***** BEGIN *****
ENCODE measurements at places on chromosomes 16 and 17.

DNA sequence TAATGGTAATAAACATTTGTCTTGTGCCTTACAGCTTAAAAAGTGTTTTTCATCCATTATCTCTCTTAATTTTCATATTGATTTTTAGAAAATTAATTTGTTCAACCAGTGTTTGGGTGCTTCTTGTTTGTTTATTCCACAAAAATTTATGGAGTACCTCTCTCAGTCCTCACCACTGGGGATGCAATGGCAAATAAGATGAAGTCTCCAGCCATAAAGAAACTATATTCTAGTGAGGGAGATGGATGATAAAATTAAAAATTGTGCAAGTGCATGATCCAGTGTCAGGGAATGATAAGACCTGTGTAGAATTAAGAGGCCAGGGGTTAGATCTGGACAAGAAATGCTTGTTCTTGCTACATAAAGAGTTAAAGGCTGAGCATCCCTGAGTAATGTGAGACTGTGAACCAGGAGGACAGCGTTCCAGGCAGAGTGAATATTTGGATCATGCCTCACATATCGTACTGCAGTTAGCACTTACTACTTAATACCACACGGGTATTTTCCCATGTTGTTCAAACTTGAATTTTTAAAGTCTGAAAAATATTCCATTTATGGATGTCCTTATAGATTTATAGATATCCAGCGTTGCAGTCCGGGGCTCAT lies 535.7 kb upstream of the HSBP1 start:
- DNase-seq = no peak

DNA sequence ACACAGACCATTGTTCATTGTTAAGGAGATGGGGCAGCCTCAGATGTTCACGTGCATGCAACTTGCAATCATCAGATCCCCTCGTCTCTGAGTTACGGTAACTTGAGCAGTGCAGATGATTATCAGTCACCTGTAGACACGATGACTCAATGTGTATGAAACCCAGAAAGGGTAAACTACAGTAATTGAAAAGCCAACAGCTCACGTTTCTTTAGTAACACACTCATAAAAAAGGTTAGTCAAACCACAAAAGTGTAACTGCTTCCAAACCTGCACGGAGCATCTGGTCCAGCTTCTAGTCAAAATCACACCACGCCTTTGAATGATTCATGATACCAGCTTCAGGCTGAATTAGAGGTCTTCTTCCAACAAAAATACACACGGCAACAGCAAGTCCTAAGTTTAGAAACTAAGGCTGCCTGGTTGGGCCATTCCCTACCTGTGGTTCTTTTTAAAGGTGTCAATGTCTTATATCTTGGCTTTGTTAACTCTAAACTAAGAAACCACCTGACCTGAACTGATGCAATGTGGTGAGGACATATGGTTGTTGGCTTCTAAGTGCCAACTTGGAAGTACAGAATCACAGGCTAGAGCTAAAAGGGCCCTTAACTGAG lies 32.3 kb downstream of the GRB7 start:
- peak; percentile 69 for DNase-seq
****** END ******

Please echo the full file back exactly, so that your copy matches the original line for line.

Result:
ENCODE measurements at places on chromosomes 16 and 17.

DNA sequence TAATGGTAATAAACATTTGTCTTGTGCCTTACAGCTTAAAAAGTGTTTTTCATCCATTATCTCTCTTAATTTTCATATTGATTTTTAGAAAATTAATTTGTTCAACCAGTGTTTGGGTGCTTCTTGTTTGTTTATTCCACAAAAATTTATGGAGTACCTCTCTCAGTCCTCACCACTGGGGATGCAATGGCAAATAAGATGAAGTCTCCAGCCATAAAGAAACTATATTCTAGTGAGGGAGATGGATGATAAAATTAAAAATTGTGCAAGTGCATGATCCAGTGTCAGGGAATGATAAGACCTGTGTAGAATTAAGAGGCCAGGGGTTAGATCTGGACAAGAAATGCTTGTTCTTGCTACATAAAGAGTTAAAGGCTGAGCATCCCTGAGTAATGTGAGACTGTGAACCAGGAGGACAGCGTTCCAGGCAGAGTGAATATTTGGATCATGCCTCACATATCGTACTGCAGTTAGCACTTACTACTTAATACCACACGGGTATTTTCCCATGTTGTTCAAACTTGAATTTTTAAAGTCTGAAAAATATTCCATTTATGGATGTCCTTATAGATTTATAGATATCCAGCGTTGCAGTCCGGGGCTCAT lies 535.7 kb upstream of the HSBP1 start:
- DNase-seq = no peak

DNA sequence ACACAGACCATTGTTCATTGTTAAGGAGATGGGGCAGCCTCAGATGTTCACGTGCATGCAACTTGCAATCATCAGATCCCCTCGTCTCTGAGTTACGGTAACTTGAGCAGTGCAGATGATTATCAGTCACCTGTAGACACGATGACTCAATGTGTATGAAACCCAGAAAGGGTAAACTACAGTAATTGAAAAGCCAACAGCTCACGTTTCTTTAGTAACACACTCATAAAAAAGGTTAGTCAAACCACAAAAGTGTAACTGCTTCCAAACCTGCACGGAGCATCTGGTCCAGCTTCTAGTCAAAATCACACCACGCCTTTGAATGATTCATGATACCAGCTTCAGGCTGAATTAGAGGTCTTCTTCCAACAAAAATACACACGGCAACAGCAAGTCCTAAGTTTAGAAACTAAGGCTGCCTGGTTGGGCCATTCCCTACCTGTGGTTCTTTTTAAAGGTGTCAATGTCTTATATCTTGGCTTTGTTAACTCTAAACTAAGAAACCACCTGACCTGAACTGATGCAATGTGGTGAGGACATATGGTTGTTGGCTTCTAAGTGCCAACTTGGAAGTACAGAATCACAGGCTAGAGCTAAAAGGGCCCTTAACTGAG lies 32.3 kb downstream of the GRB7 start:
- peak; percentile 69 for DNase-seq